MP3 Monday: Bellowhead

BellowheadIn 2004, English folk duo Spiers and Boden set out to gather a collection of musicians well-versed in many styles — big band, soul, jazz, classical — but who would still play traditional English dance tunes and songs. The result was Bellowhead, an 11-piece English-folk-meets-brass-band ensemble that has racked up an impressive collection of awards and rave reviews in its first five years. Their live performances in particular — which are designed to get the entire crowd up and dancing — have earned them a reputation as one of Britain’s best live acts, regardless of genre. Trombone, saxophone and trumpet slug it out with melodeon (button accordion), fiddle, and bouzouki in a bold, high-energy mix that often sounds more like New Orleans than London. The track below comes from their first album, Burlesque, and features the accordion playing of band founder John Spiers.

MP3 Monday: Wendy McNeill

We have our Canadian friends at Accordion Noir to thank for turning us on to today’s artist — Edmonton-born singer/accordionist Wendy McNeill. Now based in Sweden, McNeill blends intimate, narrative folk with dreamy, melancholy cabaret. Her latest album, A Dreamer’s Guide to Hardcore Living, keeps her accordion and voice at the center, but adds swelling, orchestral arrangements to the mix. Above all, though, McNeill is a natural storyteller, sharing strange and expressive tales of faith, temptation, shape-shifting coyotes, and more. Take a listen and I think you’ll see why she’s rapidly becoming one of our favorite accordion-toting artists.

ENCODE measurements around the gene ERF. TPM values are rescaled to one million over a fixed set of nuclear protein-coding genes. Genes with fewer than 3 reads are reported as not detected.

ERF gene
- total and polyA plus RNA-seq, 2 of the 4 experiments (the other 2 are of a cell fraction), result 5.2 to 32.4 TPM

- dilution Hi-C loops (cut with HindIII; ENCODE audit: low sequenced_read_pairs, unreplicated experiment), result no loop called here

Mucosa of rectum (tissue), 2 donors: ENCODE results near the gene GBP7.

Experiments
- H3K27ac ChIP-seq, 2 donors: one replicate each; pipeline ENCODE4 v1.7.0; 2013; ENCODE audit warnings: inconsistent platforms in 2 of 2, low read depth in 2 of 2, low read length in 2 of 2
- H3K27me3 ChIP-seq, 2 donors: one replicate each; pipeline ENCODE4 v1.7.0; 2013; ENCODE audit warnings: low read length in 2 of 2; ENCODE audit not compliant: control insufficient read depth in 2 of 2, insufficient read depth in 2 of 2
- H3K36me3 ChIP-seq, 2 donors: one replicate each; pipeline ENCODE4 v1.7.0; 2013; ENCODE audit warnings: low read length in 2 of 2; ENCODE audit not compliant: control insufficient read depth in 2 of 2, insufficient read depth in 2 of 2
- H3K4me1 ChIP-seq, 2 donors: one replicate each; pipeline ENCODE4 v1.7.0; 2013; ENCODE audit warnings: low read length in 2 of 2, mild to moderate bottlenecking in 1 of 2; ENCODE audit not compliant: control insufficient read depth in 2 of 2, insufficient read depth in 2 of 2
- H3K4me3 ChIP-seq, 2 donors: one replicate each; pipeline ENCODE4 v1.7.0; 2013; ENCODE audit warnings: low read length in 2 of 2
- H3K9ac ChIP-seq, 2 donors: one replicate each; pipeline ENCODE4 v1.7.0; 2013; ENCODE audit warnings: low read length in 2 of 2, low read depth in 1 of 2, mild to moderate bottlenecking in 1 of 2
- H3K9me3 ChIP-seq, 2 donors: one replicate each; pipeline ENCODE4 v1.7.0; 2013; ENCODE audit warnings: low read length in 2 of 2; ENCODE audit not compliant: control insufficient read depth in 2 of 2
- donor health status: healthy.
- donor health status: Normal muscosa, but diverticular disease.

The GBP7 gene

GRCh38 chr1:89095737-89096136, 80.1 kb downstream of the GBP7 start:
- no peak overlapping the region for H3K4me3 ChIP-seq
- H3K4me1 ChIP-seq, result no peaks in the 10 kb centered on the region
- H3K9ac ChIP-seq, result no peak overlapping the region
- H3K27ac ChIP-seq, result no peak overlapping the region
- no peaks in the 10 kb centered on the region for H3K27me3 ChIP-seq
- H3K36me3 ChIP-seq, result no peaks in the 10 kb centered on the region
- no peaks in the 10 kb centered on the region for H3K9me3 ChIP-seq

And as an added bonus, here’s the clever video for Wendy’s “Ask Me No Questions”, shot in one continuous take:

I also highly recommend a pair of videos filmed by Pocket Music during Wendy’s trip to São Paolo, Brazil. The one where she strolls through the open-air market while people stop and dance along to her music is fantastic.

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MP3 Monday: A Hawk and a Hacksaw

A Hawk and a Hacksaw: DelivranceAll too often, a musician will immerse themselves in a culture only to create work that’s a pale imitation of what inspired them in the first place. Not so for Albuquerque duo A Hawk and a Hacksaw — accordionist Jeremy Barnes and violinist Heather Trost — whose adventures in Eastern Europe have continued to produce inspired, passionate music that defies easy categorization. In 2007, the duo moved to Budapest to eat, breathe, and play with local musicians; the result is their new album, and most vibrant work to date, Délivrance. It’s a high-spirited stew where the mariachi and American folk of the duo’s homeland melds with the sounds of Hungary, Romania, Turkey, Greece, and more. The album’s opener, “Foni Tu Argile”, is a barn-burner in any language.

As an added bonus — let’s call it “MP3/Video Monday” — here’s a beautiful video for the song “The Man Who Sold His Beard” off Délivrance:

MP3 Monday: Polkastra

PolkastraWhen a band is named Polkastra and their album is called Polkalypse Now, you know it’s going to be fun. But don’t let song titles like “Ludwig van Polka” or “Four String Polkanini” fool you; there’s some very serious musicianship behind Polkastra’s silliness.